Table of Contents

How To Use GraphiQL to Understand the Sonar API

Chris Trower Updated by Chris Trower

GraphiQL Builtin IDE overview

The GraphiQL interfaces allows you to run mutations and queries within your web browser without the need to write any code. This allows you to find and even edit collections of data directly from the web interface. For a basic understanding of GraphQL language and syntax, please check out https://graphql.org/learn/. To access the GraphiQL interface within your sonar instance type "/graphiql" at the end of your instance domain.

example: https://example.sonar.software/graphiql

Within this interface you can also view the documentation for each graphql call to see what format is required, and their relationships.

You can also access the Sonar GraphQL docs at https://api.sonar.software

GraphQL Usage Examples

Query Request - Querying Inventory IP Assignments

In Sonar, IP Assignments can be attached to Inventory items both directly, or through Inventory Item Field Data, such as the IMSI or the MAC Address. In this scenario, we'll be running through the commands to query your instance's inventory and gathering the IP Assignment information.

To start writing a query, click the left hand side of the interface. You can either start writing directly on the next line or clear the text and start from the top.

Using the following Query:

query inventory {
inventory_items {
entities {
ip_assignments {
entities {
subnet
}
}
inventory_model_field_data {
entities {
ip_assignments {
entities {
id
subnet
}
}
}
}
}
}
}

When you run this you'll receive the following reply, listing all inventory items and their assigned IP Addresses on your instance:

Now, with the way we ran this you don't see the ID or inventory information, so let's go ahead and add some additional fields to pull.

query inventory{
inventory_items{
entities{
id
inventory_model {
name
}
ip_assignments{
entities{
id
subnet
}
}
inventory_model_field_data{
entities{
id
value
ip_assignments{
entities{
id
subnet
}
}
}
}
}
}
}

Pagination

In graphiql, results from a query will default to 100 results. If you require more results you can accomplish this through pagination. To apply pagination, we must first specify this at the start of the query, as well as which object we want to return that many results. Through pagination, up to 10000 records per page can be displayed. You can also select which page you would like to do for datasets that exceed 10000 lines. Below is an example of how to paginate requests:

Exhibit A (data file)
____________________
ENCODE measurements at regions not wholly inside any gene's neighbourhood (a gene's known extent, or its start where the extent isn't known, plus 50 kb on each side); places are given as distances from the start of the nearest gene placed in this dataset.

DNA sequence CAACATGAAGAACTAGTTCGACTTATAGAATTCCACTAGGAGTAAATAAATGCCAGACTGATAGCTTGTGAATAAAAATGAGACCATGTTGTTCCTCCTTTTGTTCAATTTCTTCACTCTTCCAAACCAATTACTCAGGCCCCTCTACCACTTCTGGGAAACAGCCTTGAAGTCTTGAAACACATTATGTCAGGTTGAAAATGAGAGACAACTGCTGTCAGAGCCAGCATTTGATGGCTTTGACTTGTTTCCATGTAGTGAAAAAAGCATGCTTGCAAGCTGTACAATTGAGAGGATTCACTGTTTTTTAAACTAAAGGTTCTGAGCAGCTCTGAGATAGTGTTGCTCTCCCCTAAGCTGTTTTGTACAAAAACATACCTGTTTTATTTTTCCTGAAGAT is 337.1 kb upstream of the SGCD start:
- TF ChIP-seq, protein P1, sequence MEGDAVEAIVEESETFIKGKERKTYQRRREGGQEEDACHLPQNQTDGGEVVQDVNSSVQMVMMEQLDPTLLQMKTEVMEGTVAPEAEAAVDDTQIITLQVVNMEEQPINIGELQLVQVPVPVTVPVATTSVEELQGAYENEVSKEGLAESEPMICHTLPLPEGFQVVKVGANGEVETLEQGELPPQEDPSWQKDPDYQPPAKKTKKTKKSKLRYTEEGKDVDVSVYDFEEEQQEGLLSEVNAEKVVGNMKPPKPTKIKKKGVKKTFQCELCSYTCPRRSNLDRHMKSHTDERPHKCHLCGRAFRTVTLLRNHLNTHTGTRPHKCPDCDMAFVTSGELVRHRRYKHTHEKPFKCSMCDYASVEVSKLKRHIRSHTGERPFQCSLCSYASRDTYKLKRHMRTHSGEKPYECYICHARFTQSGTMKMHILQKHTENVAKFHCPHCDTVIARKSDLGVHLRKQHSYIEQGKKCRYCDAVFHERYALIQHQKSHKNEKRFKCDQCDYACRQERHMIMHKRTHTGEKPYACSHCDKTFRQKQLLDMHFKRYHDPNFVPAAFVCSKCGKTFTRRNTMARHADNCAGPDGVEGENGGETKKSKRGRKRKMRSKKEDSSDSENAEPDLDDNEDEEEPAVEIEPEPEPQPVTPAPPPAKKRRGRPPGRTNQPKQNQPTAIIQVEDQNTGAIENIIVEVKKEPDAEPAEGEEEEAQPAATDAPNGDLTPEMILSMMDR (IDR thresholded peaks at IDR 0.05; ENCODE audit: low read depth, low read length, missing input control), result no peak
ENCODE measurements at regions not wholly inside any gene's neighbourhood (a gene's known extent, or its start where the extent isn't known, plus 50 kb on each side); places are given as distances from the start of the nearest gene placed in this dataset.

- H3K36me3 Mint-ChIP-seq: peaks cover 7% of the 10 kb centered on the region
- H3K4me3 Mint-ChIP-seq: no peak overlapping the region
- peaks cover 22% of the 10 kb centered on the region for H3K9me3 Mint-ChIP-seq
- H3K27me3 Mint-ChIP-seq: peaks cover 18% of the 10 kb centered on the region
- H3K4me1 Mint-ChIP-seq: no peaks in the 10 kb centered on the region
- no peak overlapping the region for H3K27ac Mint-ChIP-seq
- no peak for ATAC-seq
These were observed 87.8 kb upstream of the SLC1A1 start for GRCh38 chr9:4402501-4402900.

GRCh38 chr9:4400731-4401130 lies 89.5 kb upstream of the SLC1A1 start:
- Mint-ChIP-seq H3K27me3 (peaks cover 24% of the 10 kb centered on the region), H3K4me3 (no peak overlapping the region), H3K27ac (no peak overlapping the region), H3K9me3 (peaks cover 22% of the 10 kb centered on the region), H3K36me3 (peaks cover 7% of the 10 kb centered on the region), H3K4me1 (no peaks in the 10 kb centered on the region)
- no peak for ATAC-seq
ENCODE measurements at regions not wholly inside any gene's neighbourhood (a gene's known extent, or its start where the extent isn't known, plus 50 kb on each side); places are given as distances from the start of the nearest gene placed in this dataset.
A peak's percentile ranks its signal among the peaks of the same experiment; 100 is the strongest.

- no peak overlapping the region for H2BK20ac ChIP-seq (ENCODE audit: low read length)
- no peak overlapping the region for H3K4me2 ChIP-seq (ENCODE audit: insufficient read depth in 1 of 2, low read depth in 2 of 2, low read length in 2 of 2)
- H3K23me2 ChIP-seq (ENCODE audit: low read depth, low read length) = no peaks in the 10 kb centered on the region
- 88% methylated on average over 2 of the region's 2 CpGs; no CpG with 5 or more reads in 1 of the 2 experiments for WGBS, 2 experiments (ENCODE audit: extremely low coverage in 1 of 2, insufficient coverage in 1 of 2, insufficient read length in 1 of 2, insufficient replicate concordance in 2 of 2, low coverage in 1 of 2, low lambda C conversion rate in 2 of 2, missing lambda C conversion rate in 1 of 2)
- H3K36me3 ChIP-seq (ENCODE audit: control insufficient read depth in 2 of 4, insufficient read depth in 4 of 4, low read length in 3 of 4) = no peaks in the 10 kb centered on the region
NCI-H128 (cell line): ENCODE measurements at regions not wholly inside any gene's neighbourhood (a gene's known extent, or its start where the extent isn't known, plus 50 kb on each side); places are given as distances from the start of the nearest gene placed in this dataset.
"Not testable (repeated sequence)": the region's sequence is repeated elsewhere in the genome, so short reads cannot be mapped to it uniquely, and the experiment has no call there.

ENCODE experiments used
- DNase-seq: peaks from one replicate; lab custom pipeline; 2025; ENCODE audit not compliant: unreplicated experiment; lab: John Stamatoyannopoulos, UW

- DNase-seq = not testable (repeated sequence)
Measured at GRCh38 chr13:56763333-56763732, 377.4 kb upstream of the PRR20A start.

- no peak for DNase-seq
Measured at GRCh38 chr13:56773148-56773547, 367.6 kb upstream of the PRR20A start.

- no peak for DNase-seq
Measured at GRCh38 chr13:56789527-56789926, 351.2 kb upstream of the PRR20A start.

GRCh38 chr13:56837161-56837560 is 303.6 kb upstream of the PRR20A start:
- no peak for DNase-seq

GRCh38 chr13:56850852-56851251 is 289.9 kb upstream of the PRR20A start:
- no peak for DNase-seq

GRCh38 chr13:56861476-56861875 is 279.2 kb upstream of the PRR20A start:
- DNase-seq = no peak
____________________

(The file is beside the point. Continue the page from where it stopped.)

Query:

query ($paginator: Paginator) {
addresses(paginator: $paginator) {
entities {
id
line1
}
}
}

Query Variables:

{
"paginator": {
"page": 1,
"records_per_page": 10000
}
}
It is generally best practice to use a query variable so that you can change the number of records displayed or which page to display on the fly.

Mutations (Create/Updated/Delete Data) - Modifying your data

GraphQL can also be used to modify values in your instance, such as in the case of inventory in the previous example. GraphQL can be used to create, update, or delete an item. A great example of mutation usage is Role Mutation. In the following example, we'll be looking at adding, updating, and deleting a role.

Create a Role mutation

You can view what is required for a specific mutation by reviewing the Documentation Hub and clicking on "Docs" in the top left corner of the results pane. If you start to type createrole in the search bar, you'll begin to see the mutations that match that. You then can click on the results and see which fields are required and which are optional.

You'll want to click on the "CreateRoleMutationInput" result. This will show you what fields you can add within the GraphiQL Request Interface.

Now if you see the ! mark that means it's required. You can then click on [Permission!] for example and this will show you all of the permissions you can apply to this role.

Now lets apply the READ_ALL_LOGS and READ_CALL_LOG to this new role using the following command:

mutation createRole {
createRole(input: {
name: "Read logs and call",
applied_permissions: [
READ_ALL_LOGS
READ_CALL_LOG
]
}){
id
name
applied_permissions
}
}

When you click submit on this mutation, you'll get returned the id, name, and applied_permissions. Keep in mind under the second {} brackets is what you want returned. You could simply just return applied_permissions. Also within the applied_permissions its an array since this takes an array of enums.

Updating a Role

Now that we have created this new role. Lets say we want to remove the READ_CALL_LOG from this role. You'll need to know the ID which we have on this return. So you can pull up the documentation for UpdateRoleMutationInput and see what can be applied. In this case it's a similar format:

mutation updateRole {
updateRole (id: 9, input: {
name: "Read logs and calls"
applied_permissions: [
READ_ALL_LOGS
]
}){
id
name
applied_permissions
}
}

Now once you apply this it will update the permissions and you'll receive the following;

Now this role only has READ_ALL_LOGS.

The ID section of the code will be the ID of the role you'd like to change. In our example, it's 9, but that might change with your instance.
Role Deletion Example

Now let's say we need to delete this role. We created it in error. If you look in the documentation the deleteRole only requires an ID which we have from above ID 9.

mutation deleteRole {
deleteRole(id: 9){
message
success
}
}

Lets go ahead and submit and get the results.

Now you've successfully deleted the role.

Additional Resources

https://graphql.org/learn/

https://www.howtographql.com/

How did we do?

How Your Data is Backed Up

Frequently Used Terms

Contact